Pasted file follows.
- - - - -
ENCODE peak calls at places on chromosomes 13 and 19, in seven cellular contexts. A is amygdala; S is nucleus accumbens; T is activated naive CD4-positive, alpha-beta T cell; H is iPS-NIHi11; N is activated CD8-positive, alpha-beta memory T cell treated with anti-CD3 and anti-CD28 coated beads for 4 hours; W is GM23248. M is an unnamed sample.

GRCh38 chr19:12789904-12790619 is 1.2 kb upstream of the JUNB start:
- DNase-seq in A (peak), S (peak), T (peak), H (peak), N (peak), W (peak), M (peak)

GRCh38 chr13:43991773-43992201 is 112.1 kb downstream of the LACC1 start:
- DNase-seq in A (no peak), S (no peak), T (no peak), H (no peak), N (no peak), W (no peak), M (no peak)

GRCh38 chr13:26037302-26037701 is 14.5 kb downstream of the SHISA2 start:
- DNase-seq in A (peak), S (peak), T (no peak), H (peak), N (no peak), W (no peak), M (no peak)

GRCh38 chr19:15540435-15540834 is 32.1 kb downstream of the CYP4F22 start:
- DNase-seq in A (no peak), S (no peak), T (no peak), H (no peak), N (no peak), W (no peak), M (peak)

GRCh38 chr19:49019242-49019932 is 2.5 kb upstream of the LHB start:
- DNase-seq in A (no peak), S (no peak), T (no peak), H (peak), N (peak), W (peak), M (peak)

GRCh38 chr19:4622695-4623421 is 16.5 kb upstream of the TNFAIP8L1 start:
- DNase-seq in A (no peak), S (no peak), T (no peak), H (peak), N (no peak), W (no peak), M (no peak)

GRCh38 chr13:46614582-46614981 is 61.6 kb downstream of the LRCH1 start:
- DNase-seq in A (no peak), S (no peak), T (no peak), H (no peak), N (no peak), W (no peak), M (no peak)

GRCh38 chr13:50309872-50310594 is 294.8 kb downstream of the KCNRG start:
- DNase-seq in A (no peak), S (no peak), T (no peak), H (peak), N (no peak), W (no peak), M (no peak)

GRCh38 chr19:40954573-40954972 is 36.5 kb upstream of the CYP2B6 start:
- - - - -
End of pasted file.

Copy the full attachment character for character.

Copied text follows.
ENCODE peak calls at places on chromosomes 13 and 19, in seven cellular contexts. A is amygdala; S is nucleus accumbens; T is activated naive CD4-positive, alpha-beta T cell; H is iPS-NIHi11; N is activated CD8-positive, alpha-beta memory T cell treated with anti-CD3 and anti-CD28 coated beads for 4 hours; W is GM23248. M is an unnamed sample.

GRCh38 chr19:12789904-12790619 is 1.2 kb upstream of the JUNB start:
- DNase-seq in A (peak), S (peak), T (peak), H (peak), N (peak), W (peak), M (peak)

GRCh38 chr13:43991773-43992201 is 112.1 kb downstream of the LACC1 start:
- DNase-seq in A (no peak), S (no peak), T (no peak), H (no peak), N (no peak), W (no peak), M (no peak)

GRCh38 chr13:26037302-26037701 is 14.5 kb downstream of the SHISA2 start:
- DNase-seq in A (peak), S (peak), T (no peak), H (peak), N (no peak), W (no peak), M (no peak)

GRCh38 chr19:15540435-15540834 is 32.1 kb downstream of the CYP4F22 start:
- DNase-seq in A (no peak), S (no peak), T (no peak), H (no peak), N (no peak), W (no peak), M (peak)

GRCh38 chr19:49019242-49019932 is 2.5 kb upstream of the LHB start:
- DNase-seq in A (no peak), S (no peak), T (no peak), H (peak), N (peak), W (peak), M (peak)

GRCh38 chr19:4622695-4623421 is 16.5 kb upstream of the TNFAIP8L1 start:
- DNase-seq in A (no peak), S (no peak), T (no peak), H (peak), N (no peak), W (no peak), M (no peak)

GRCh38 chr13:46614582-46614981 is 61.6 kb downstream of the LRCH1 start:
- DNase-seq in A (no peak), S (no peak), T (no peak), H (no peak), N (no peak), W (no peak), M (no peak)

GRCh38 chr13:50309872-50310594 is 294.8 kb downstream of the KCNRG start:
- DNase-seq in A (no peak), S (no peak), T (no peak), H (peak), N (no peak), W (no peak), M (no peak)

GRCh38 chr19:40954573-40954972 is 36.5 kb upstream of the CYP2B6 start: